P451: Impact of semester conversion on assessing the development of critical thinking skills using student group presentations in biochemistry

Author: Scott M. Tremain, University of Cincinnati Blue Ash College, USA

Co-Author:

Date: 8/5/14

Time: 10:35 AM10:55 AM

Room: HON 148

Related Symposium: S37

Individual student presentations have the advantage of allowing faculty to assess numerous components of learning, including the development of critical thinking skills. However, large class sizes and time constraints often make this difficult to implement. The compromise is to have students work in small groups to give a presentation to the class on a biochemistry topic relevant in their everyday life. Starting with the Fall 2012 term, the University of Cincinnati converted from quarters to semesters and the number of student group presentations given throughout the academic year in a survey of biochemistry course decreased from three to two. Did this conversion to semesters impact the development of critical thinking skills assessed using these student group presentations? This presentation summarizes the results from a four-year longitudinal study assessing the development of critical thinking skills using a five-point scale rubric.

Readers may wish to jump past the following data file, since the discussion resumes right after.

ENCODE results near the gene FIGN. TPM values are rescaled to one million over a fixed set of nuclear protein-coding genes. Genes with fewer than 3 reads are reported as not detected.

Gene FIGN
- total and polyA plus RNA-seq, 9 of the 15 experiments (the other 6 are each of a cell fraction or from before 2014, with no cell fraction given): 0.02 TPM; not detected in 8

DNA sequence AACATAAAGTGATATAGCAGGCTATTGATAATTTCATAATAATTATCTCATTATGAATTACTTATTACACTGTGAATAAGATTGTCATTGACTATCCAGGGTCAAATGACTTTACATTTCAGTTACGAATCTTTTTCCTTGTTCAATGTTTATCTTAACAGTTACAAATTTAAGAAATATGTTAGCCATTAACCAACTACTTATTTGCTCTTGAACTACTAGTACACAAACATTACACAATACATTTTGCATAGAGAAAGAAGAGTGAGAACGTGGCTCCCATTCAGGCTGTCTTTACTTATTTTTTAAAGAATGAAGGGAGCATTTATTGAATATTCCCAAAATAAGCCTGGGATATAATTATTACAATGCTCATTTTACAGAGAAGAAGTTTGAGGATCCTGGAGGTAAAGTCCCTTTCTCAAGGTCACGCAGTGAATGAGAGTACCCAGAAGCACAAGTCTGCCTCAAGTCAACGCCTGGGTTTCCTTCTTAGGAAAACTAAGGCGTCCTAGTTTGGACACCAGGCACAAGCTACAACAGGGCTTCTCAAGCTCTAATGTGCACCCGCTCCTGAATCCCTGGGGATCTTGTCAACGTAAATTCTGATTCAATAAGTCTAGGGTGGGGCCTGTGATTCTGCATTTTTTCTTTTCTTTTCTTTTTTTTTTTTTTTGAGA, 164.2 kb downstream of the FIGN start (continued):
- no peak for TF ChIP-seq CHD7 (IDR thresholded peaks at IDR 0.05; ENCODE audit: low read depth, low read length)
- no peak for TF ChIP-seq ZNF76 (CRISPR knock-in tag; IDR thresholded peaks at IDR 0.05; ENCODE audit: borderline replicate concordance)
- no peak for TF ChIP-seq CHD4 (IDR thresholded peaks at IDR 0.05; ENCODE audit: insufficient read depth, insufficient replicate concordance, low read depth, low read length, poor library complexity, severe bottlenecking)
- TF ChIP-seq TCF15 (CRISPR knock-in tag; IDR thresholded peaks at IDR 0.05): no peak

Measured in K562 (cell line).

P93: Best practices for implementing student group presentations

Author: Scott M. Tremain, University of Cincinnati Blue Ash College, USA

Co-Author:

Date: 8/3/14

Time: 2:45 PM3:05 PM

Room: MAK B1114

Related Symposium: S14

Group presentations provide students the opportunity to develop soft skills essential to their future success. These soft skills include teamwork, leadership, project management, effective communication, critical thinking, providing peer feedback, and accepting criticism. Furthermore, it gives faculty an excellent opportunity to assess these skills and provide feedback for improvement. At the University of Cincinnati Blue Ash College, a two-year regional campus, most of the second-year students in the two-semester survey of biochemistry course transition to four-year baccalaureate programs in dietetics/nutrition, biology, and medical laboratory science. This presentation should convince you that student group presentations are worth your time and effort. Moreover, the best practices for implementing student group presentations will be discussed.